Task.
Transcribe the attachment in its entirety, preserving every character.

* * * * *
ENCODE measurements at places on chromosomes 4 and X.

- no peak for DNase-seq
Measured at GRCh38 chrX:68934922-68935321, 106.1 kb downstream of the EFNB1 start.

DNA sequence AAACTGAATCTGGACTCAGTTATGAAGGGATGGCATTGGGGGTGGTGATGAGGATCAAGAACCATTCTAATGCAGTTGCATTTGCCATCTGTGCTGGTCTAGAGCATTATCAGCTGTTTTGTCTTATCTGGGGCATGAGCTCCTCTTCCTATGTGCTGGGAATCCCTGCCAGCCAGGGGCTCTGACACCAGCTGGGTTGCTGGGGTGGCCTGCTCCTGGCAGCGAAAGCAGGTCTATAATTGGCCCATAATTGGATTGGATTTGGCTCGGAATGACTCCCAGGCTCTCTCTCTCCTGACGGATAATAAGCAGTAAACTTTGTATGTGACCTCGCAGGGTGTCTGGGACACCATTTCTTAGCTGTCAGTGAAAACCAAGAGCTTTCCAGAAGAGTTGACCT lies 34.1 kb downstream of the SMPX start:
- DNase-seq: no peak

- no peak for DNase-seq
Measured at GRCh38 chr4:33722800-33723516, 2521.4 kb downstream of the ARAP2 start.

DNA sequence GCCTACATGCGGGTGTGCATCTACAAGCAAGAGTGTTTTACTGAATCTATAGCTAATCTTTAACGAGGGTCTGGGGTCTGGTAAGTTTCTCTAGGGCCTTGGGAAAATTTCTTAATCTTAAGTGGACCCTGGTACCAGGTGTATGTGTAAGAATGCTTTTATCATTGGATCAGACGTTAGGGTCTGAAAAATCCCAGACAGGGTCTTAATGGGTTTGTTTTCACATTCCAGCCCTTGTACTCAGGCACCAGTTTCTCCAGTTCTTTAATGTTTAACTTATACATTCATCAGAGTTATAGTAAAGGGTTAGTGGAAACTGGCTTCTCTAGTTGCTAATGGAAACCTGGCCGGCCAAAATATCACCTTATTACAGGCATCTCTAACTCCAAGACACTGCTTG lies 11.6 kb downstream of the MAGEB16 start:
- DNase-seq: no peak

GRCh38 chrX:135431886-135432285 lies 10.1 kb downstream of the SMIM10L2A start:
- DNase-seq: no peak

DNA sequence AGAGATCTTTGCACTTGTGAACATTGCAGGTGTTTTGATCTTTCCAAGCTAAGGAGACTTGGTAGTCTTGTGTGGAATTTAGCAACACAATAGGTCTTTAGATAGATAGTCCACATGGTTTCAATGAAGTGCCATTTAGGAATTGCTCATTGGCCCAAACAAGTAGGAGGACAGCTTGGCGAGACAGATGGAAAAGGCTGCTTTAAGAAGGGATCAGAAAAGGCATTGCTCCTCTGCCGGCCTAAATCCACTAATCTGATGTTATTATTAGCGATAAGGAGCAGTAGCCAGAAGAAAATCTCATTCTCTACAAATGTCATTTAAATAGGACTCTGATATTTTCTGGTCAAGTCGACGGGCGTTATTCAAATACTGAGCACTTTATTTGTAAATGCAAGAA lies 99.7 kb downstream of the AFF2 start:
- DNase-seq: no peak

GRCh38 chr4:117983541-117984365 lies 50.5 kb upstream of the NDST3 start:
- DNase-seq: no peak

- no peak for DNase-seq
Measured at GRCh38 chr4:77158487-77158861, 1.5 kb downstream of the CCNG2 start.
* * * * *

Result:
ENCODE measurements at places on chromosomes 4 and X.

- no peak for DNase-seq
Measured at GRCh38 chrX:68934922-68935321, 106.1 kb downstream of the EFNB1 start.

DNA sequence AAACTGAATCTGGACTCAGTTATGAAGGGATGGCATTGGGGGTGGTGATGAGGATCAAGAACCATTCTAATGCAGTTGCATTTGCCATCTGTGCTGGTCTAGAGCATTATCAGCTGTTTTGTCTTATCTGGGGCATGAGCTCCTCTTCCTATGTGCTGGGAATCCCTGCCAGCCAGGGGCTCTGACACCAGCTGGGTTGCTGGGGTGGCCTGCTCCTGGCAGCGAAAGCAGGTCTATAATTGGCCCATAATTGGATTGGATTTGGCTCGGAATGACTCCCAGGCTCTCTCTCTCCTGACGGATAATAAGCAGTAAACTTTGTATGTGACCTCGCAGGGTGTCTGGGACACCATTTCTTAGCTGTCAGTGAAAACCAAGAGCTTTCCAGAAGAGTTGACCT lies 34.1 kb downstream of the SMPX start:
- DNase-seq: no peak

- no peak for DNase-seq
Measured at GRCh38 chr4:33722800-33723516, 2521.4 kb downstream of the ARAP2 start.

DNA sequence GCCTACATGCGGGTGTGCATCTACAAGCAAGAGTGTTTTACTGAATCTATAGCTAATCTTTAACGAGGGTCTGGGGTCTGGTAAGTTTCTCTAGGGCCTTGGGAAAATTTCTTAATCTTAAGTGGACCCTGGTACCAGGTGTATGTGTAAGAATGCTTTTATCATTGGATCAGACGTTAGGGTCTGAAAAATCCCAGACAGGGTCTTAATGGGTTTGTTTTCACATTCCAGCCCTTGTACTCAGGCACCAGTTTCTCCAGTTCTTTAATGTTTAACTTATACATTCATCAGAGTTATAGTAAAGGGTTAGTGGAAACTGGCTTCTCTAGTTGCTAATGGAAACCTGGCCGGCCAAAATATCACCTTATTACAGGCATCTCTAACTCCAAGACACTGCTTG lies 11.6 kb downstream of the MAGEB16 start:
- DNase-seq: no peak

GRCh38 chrX:135431886-135432285 lies 10.1 kb downstream of the SMIM10L2A start:
- DNase-seq: no peak

DNA sequence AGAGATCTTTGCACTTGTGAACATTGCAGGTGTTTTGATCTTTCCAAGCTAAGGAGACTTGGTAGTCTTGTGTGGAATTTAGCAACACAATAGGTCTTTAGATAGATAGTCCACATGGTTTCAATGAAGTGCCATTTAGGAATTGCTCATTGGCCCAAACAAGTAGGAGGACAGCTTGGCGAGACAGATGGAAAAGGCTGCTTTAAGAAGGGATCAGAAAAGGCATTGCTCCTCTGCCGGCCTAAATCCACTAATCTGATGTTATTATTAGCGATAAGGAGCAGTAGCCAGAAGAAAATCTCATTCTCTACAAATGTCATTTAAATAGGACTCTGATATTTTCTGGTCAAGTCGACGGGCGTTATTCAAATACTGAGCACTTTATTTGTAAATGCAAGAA lies 99.7 kb downstream of the AFF2 start:
- DNase-seq: no peak

GRCh38 chr4:117983541-117984365 lies 50.5 kb upstream of the NDST3 start:
- DNase-seq: no peak

- no peak for DNase-seq
Measured at GRCh38 chr4:77158487-77158861, 1.5 kb downstream of the CCNG2 start.